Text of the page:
Eastwood MP holds online session to discuss crackdown on dog thefts
Lee Anderson held a Facebook Live session dedicated to dog thefts after many constituents shared their fears.
The idea for the online discussion came after worried residents contacted the MP about the issue, with some too afraid to walk their dog.
Mr Anderson was joined by the newly-elected Police and Crime Commissioner Caroline Henry and Inspector Mark Dickson.
Residents were able to participate in the meeting and put their questions directly to the commissioner. Issues included how big a problem dog theft is locally, what tactics criminals use and how pets can be kept safe.
Inspector Mark Dickson confirmed that dog theft is on the rise, with estimates showing that seven dogs nationwide were stolen a day in 2020 – a 170 per cent increase from 2019.
This was largely due to the sharp rise in demand for puppies during the pandemic, and the resulting surge in prices, with criminals seeing dog theft as an easy way to make a lot of money.
The Inspector was keen to reassure residents that in Eastwood and across Ashfield, dog thefts do remain uncommon.
Since 2018, there has been six dog thefts in Nottinghamshire – all relating to domestic incidents when couples have separated.
Nottinghamshire is the first area in the country to appoint a dog theft lead, which heads up the county response. A total of 12 officers work alongside the lead and analyse regional patterns and trends.
Victims’ personal statements will be sought in instances where pets are stolen with a push for the maximum sentence to be handed down.
The Inspector dispelled Facebook myths that gates and lamp posts are marked to highlight where a dog lives – they have the address and that is all they need. People should be mindful of what they post on social media, however, as criminals use it as a platform to gather information.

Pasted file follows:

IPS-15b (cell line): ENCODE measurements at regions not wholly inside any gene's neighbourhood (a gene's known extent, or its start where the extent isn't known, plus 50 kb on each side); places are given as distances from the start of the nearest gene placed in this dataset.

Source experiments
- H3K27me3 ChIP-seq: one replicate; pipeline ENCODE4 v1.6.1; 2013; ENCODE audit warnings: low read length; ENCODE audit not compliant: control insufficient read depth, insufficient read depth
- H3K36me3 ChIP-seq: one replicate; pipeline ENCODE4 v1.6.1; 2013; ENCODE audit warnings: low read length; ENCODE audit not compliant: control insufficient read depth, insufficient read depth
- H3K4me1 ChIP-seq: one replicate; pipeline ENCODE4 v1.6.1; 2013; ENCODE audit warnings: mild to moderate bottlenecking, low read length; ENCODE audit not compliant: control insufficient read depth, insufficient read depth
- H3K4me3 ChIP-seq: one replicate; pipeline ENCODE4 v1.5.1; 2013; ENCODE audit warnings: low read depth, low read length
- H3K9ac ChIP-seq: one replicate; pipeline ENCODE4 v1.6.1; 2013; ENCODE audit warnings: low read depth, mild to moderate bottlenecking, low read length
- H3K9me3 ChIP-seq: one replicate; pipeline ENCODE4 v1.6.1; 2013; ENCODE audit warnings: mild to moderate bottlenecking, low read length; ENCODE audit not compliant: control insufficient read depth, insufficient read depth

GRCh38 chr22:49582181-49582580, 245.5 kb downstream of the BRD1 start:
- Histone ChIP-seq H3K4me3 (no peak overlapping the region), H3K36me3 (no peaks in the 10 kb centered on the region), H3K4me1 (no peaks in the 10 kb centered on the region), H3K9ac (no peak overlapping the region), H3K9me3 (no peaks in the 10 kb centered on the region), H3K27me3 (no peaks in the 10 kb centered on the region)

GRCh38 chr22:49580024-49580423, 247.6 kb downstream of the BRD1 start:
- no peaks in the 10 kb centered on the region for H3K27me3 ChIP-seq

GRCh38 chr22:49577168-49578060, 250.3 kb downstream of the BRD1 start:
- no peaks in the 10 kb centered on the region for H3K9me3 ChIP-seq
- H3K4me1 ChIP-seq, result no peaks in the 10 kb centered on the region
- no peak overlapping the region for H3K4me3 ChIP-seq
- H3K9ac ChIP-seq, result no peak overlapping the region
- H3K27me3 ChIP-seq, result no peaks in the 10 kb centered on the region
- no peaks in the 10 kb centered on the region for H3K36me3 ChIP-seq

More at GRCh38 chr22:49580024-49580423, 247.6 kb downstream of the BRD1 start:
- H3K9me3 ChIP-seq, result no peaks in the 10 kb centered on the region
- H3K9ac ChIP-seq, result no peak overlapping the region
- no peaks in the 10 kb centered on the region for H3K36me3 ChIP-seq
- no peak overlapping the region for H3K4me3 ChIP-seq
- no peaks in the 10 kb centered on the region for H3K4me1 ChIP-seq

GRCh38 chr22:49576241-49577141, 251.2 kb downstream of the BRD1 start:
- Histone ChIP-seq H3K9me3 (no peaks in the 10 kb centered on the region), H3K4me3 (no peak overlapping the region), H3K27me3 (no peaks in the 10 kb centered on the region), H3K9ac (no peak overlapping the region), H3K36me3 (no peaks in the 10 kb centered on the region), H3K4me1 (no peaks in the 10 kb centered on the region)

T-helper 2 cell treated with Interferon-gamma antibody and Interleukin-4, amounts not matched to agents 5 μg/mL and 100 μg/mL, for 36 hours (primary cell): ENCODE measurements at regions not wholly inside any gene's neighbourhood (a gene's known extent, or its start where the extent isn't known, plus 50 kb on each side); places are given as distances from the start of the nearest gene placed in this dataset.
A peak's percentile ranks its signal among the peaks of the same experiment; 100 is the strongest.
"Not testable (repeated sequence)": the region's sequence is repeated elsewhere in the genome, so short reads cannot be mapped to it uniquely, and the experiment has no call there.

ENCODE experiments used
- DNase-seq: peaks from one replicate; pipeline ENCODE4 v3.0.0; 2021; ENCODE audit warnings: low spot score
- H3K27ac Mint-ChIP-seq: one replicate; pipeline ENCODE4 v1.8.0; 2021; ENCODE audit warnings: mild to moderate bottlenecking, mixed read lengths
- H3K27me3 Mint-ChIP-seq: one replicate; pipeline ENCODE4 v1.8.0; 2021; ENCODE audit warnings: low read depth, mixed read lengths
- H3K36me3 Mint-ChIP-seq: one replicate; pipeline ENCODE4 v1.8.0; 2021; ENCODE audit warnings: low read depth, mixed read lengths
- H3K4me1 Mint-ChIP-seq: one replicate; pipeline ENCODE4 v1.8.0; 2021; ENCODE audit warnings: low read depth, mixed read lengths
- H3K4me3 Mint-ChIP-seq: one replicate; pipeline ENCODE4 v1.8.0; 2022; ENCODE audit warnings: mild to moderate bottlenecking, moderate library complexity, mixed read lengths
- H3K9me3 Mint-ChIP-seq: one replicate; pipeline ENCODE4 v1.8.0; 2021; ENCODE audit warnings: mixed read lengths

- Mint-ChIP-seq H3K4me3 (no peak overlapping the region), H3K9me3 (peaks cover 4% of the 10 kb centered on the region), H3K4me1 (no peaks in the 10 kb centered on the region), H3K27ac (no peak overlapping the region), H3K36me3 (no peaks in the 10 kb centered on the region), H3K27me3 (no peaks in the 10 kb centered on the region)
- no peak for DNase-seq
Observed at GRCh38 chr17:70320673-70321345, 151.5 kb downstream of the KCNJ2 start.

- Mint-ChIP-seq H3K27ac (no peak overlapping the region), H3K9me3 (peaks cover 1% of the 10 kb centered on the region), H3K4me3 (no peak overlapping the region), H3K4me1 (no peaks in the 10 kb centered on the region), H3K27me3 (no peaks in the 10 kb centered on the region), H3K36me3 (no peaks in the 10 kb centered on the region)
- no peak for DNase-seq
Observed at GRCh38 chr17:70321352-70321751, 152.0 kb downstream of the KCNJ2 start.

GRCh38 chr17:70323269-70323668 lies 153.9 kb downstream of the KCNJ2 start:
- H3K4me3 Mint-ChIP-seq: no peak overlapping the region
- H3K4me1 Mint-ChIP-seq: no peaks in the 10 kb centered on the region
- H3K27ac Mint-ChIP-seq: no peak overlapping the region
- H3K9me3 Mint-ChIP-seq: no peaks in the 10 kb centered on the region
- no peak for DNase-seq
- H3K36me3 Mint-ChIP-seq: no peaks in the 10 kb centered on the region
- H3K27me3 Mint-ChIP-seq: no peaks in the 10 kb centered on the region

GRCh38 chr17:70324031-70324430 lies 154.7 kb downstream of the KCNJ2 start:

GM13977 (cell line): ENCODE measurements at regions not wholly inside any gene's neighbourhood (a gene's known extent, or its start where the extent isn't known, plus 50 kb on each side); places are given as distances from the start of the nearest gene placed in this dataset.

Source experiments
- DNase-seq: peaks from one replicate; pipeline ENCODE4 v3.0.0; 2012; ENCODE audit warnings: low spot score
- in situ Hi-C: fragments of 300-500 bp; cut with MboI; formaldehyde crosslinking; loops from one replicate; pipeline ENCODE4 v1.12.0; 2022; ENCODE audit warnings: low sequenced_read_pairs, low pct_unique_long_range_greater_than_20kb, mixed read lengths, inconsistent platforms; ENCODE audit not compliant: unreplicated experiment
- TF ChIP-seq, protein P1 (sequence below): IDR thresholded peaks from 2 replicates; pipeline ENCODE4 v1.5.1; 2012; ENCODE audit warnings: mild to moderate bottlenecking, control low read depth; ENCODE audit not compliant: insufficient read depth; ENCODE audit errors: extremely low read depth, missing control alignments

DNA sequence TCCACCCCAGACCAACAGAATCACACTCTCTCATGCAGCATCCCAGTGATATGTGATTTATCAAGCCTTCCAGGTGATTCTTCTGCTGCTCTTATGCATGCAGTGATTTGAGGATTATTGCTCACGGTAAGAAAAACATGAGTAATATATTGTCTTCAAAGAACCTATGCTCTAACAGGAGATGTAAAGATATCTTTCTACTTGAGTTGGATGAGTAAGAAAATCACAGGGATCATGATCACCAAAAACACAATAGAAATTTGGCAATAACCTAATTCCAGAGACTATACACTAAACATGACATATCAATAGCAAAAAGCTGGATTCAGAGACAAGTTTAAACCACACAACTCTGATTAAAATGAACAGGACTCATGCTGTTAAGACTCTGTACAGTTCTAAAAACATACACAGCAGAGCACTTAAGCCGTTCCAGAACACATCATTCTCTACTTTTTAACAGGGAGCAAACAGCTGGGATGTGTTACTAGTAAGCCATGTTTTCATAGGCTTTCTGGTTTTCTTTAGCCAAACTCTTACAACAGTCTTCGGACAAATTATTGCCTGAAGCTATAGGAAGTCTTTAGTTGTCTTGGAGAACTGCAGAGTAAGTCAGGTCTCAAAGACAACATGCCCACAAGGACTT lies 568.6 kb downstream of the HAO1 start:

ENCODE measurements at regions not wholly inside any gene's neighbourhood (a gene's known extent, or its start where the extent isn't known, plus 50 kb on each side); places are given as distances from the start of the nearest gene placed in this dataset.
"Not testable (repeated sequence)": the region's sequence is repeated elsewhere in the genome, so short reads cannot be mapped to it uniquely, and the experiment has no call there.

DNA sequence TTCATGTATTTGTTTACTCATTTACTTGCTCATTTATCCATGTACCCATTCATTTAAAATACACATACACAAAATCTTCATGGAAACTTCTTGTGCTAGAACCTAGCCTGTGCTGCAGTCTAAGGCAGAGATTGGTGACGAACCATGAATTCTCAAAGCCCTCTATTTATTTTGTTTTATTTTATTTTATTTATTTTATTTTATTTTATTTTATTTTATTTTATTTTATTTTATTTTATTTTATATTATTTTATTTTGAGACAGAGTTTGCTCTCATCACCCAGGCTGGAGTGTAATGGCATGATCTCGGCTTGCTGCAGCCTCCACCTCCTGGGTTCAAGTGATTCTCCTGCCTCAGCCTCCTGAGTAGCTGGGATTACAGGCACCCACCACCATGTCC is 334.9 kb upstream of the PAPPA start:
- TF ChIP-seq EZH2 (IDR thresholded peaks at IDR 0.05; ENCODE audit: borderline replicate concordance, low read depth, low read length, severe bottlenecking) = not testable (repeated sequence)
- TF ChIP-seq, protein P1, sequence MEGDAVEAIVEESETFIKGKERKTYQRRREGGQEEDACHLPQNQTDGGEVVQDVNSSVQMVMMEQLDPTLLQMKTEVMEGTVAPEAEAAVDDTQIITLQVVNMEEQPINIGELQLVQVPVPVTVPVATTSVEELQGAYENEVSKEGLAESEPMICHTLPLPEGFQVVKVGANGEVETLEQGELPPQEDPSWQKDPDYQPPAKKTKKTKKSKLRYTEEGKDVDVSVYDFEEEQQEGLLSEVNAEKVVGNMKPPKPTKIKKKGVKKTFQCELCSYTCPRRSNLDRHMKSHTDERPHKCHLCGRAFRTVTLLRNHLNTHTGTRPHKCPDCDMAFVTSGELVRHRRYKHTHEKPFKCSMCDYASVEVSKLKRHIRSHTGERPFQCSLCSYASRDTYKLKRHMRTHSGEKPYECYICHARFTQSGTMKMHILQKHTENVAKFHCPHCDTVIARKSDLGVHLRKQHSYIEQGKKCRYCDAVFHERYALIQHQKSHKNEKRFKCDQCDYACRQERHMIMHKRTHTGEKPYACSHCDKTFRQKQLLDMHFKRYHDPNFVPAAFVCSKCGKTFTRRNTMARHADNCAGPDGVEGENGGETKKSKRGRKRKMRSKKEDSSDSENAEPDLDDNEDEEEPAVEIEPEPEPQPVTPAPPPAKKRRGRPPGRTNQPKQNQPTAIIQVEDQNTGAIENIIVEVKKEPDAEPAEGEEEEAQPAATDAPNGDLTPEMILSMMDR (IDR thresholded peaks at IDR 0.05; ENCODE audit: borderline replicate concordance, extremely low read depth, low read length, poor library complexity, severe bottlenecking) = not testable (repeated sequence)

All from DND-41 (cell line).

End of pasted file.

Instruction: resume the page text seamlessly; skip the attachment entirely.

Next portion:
The Police and Crime Commissioner and dog lover, Caroline Henry, pledged to do everything in her power to ensure pets are safe.
Meetings will be held with the police to come up with a robust plan.
Janet Jago-Lee, from the Huthwaite Pet Rescue Centre, urged dog owners to do all they can to keep their dog safe. Getting a personal alarm, microchipping and not leaving dogs outside shops were all outlined.
Inspector Dickson agreed that microchipping was vital.
He said: “This is the best way to keep your dog safe but please remember to update your address if you move to a new house. Most vets will do a check when examining dogs, if stolen they will flag it up.”
The government has recently set up a designated Pet Task Force, which is busy gathering evidence on the crime. As it stands, the crime is already carrying a possible prison sentence. The MP has also raised the matter in Parliament.
Lee Anderson said: “I think it’s really important to hold these meetings. Residents are really concerned about dog theft. Their dogs are part of the family. My dog, Alfie, means the world to me and I’d be devastated if he was taken.
"It’s good to know that the local police are working with the Police and Crime Commissioner to stamp this crime out in Nottinghamshire.”
What to do if your dog is stolen:
Call 999 and report it as a theft not as a lost animal – get a crime reference number.
Contact the microchip database.
Report the loss to your local council.
Let people know about the theft – use posters, social media and local media to help with this.
Contact local vets.
Use all the missing animal websites.
Contact local animal shelters and rescue charities.